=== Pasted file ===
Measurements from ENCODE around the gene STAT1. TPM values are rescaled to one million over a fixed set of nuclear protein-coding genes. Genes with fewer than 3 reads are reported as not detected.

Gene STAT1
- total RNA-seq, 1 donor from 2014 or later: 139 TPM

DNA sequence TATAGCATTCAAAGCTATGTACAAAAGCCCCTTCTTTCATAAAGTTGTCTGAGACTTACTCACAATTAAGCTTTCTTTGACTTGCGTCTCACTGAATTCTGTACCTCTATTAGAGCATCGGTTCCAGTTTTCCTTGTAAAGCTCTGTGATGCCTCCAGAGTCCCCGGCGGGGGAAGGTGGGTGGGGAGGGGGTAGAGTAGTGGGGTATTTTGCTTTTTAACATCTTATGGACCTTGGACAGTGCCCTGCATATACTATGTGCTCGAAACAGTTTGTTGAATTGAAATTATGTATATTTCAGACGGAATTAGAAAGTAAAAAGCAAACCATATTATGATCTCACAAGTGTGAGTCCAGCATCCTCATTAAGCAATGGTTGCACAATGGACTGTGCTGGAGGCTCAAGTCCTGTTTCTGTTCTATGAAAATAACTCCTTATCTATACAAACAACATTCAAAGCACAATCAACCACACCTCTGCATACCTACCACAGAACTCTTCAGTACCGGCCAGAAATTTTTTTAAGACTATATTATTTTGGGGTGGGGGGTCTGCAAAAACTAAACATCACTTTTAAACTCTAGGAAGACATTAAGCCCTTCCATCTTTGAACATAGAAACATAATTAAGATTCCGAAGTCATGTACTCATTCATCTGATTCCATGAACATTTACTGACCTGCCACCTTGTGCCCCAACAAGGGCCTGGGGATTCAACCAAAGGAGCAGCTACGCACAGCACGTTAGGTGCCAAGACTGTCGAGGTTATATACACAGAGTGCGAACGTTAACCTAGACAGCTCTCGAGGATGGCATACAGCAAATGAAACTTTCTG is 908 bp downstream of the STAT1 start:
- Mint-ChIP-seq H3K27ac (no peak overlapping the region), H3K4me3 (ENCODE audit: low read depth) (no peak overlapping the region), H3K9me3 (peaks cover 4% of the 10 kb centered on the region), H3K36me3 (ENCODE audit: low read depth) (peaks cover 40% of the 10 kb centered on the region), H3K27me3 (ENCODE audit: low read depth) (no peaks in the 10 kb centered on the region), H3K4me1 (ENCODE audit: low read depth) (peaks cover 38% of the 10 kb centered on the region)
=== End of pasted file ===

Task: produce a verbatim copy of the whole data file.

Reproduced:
Measurements from ENCODE around the gene STAT1. TPM values are rescaled to one million over a fixed set of nuclear protein-coding genes. Genes with fewer than 3 reads are reported as not detected.

Gene STAT1
- total RNA-seq, 1 donor from 2014 or later: 139 TPM

DNA sequence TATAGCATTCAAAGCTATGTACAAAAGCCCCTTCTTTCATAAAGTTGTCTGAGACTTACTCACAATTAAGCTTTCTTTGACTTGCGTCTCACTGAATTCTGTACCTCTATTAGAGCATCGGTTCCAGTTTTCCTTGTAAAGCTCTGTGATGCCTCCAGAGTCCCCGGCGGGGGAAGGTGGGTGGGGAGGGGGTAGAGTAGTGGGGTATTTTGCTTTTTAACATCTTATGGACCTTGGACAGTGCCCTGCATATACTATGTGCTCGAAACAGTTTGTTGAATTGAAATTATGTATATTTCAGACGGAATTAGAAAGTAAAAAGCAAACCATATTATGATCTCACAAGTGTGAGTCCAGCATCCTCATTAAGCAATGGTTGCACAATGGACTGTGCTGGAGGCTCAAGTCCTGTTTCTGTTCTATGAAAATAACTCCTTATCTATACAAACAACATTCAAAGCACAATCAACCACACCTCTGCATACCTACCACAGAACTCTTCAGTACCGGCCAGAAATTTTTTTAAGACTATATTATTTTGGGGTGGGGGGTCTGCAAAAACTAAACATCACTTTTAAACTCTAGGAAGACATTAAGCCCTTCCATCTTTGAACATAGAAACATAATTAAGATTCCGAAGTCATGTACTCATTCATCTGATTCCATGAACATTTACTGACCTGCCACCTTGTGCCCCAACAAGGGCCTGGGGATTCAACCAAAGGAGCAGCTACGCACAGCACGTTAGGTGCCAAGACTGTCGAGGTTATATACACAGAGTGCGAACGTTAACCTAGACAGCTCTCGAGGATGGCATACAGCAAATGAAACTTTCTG is 908 bp downstream of the STAT1 start:
- Mint-ChIP-seq H3K27ac (no peak overlapping the region), H3K4me3 (ENCODE audit: low read depth) (no peak overlapping the region), H3K9me3 (peaks cover 4% of the 10 kb centered on the region), H3K36me3 (ENCODE audit: low read depth) (peaks cover 40% of the 10 kb centered on the region), H3K27me3 (ENCODE audit: low read depth) (no peaks in the 10 kb centered on the region), H3K4me1 (ENCODE audit: low read depth) (peaks cover 38% of the 10 kb centered on the region)